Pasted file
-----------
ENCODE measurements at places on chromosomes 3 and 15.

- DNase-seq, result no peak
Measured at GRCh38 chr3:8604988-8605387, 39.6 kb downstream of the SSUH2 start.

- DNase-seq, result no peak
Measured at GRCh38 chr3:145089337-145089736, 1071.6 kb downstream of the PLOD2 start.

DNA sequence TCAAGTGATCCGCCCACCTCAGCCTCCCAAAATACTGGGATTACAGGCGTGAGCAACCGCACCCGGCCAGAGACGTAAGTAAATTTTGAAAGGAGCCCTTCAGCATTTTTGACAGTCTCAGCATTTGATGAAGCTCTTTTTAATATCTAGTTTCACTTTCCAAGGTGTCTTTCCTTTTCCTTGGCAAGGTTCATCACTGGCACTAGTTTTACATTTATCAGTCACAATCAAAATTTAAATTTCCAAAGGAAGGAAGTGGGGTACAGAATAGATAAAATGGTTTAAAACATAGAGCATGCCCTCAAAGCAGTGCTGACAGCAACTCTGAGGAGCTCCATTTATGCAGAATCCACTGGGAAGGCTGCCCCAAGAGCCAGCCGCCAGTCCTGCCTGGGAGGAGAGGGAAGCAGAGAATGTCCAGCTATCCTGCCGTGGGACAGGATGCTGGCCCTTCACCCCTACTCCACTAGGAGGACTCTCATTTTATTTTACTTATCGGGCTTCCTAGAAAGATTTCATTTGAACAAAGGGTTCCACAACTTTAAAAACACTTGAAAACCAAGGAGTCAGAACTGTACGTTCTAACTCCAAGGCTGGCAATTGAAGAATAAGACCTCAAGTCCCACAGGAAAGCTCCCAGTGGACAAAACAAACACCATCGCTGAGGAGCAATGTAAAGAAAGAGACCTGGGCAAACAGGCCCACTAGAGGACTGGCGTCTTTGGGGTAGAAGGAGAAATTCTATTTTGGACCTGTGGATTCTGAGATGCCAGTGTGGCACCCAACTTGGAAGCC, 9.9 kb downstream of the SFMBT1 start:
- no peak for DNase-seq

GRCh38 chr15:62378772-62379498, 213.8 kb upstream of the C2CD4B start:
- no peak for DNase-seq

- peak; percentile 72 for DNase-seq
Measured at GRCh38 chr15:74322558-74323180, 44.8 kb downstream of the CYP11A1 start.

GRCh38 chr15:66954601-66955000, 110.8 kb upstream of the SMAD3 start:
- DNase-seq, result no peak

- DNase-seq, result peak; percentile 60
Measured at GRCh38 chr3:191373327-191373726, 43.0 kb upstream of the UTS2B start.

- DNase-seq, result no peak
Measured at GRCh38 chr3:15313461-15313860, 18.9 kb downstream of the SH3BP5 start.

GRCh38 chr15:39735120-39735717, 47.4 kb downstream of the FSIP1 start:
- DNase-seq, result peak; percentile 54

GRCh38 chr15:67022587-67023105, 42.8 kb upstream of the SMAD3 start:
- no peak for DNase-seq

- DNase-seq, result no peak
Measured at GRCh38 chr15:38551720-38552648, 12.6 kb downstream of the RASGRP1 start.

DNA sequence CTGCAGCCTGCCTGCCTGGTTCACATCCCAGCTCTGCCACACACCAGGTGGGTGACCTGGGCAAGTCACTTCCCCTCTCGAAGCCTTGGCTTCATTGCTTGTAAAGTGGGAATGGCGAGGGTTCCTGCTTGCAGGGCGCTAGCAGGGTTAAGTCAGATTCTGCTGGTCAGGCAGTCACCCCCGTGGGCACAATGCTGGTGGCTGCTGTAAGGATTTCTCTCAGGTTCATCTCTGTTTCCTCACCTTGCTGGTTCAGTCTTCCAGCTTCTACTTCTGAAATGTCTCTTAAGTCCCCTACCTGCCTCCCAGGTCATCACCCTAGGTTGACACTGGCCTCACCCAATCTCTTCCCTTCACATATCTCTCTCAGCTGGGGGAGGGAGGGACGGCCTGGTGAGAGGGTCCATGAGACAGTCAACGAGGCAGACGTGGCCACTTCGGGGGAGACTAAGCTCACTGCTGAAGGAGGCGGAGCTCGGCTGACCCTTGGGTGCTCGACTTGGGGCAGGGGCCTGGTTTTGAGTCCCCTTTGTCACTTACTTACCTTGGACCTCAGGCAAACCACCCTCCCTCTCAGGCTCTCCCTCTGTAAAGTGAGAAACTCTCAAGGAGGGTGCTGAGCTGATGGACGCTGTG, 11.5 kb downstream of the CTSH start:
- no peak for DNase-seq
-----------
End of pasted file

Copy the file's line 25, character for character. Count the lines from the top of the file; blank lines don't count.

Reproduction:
- no peak for DNase-seq